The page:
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June 2010 (Volume 88)
June 2010 | Bryan R. Luce, Michael Drummond, Bengt Jönsson, Peter J. Neumann, J. Sanford Schwartz, Uwe Siebert, Sean D. Sullivan
Context: The terms evidence-based medicine (EBM), health technology assessment (HTA), comparative effectiveness research (CER), and other related terms lack clarity and so could lead to miscommunication, confusion, and poor decision making. The objective of this article is to clarify their definitions and the relationships among key terms and concepts.
Methods: This article used the relevant methods and policy literature as well as the websites of organizations engaged in evidence-based activities to develop a framework to explain the relationships among the terms EBM, HTA, and CER.
Findings: This article proposes an organizing framework and presents a graphic demonstrating the differences and relationships among these terms and concepts.
Conclusions: More specific terminology and concepts are necessary for an informed and clear public policy debate. They are even more important to inform decision making at all levels and to engender more accountability by the organizations and individuals responsible for these decisions.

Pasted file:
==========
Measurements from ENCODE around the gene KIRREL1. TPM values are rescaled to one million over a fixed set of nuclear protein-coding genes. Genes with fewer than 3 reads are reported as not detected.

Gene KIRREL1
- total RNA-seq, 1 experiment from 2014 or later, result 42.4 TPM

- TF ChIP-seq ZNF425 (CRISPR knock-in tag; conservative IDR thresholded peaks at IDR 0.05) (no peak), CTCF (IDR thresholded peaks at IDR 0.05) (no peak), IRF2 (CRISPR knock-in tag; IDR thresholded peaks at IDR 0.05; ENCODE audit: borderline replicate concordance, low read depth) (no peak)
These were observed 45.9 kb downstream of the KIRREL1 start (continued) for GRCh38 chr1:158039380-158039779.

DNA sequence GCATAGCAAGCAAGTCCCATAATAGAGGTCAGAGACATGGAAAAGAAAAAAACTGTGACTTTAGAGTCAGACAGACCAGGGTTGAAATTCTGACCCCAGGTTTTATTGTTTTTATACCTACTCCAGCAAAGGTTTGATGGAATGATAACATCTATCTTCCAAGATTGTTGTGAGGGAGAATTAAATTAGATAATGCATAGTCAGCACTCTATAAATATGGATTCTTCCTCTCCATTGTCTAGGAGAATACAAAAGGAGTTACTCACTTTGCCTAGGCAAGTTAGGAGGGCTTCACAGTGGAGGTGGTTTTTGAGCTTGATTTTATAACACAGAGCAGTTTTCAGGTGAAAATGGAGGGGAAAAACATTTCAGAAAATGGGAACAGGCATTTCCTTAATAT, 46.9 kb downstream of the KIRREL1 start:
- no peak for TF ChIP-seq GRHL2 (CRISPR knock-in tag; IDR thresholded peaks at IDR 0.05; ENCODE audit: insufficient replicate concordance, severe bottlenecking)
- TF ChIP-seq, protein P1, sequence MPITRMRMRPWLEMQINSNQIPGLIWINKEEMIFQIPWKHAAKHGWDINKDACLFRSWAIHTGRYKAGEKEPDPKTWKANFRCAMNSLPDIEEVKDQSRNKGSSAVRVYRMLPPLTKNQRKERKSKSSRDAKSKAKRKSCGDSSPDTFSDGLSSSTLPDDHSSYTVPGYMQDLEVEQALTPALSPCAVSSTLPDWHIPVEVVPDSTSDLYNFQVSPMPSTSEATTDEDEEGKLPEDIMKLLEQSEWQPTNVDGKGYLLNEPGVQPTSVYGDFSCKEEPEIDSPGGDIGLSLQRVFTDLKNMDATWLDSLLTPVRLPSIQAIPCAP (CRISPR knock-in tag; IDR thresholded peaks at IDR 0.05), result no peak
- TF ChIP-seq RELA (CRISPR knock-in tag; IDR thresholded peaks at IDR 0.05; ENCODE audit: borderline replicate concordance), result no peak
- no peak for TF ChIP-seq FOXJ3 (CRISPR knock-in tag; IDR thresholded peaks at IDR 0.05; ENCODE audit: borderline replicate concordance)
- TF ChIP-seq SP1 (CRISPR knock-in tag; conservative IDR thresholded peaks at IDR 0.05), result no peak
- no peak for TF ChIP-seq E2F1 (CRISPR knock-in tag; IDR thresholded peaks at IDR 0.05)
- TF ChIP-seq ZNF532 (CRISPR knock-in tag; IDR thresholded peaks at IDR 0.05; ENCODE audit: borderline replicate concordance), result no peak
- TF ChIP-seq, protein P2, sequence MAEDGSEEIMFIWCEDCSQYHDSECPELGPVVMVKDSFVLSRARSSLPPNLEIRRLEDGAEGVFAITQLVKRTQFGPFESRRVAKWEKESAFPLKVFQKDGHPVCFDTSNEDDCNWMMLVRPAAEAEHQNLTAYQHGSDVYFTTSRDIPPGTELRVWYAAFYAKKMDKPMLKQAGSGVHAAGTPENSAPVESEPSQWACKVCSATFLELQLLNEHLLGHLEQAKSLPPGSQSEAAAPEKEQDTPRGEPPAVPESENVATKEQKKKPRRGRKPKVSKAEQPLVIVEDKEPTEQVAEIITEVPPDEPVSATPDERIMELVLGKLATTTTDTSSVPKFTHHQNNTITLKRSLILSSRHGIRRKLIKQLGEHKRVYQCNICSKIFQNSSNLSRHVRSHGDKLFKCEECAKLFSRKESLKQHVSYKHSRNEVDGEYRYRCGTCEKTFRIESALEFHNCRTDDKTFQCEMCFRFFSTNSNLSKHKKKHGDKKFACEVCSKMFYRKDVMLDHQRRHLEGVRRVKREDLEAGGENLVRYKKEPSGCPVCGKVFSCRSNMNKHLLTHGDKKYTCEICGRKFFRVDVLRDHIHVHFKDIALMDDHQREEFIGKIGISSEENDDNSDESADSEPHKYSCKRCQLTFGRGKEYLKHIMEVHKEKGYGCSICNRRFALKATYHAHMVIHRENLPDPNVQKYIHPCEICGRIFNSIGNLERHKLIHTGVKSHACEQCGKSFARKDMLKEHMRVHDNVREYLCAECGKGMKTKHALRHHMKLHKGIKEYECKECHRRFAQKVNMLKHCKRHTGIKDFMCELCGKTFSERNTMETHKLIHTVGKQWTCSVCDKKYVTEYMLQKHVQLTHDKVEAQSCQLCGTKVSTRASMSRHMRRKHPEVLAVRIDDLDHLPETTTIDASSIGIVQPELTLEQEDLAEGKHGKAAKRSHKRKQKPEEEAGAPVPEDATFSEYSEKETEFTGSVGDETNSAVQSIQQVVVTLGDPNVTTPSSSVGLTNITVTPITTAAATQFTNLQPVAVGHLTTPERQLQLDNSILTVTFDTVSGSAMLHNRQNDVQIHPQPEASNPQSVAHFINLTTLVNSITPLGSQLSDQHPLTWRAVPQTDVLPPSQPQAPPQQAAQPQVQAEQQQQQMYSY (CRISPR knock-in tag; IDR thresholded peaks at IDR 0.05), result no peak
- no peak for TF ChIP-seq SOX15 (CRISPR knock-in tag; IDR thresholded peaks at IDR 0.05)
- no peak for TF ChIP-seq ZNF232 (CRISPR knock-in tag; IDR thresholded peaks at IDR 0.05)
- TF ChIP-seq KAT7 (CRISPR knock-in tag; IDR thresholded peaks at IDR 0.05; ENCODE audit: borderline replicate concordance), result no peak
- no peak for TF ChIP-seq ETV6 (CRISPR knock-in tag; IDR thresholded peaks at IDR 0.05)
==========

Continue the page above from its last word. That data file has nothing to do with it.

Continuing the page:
Author(s): Bryan R. Luce; Michael Drummond; Bengt Jönsson; Peter J. Neumann; J. Sanford Schwartz; Uwe Siebert; Sean D. Sullivan
Keywords: evidence; policy; decision making; evidence-based medicine; health technology assessment; comparative effectiveness research
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Volume 88, Issue 2 (pages 256–276)
Published in 2010
Notes on Contributors
“Impactibility Models”: Identifying the Subgroup of High-Risk Patients Most Amenable to Hospital-Avoidance Programs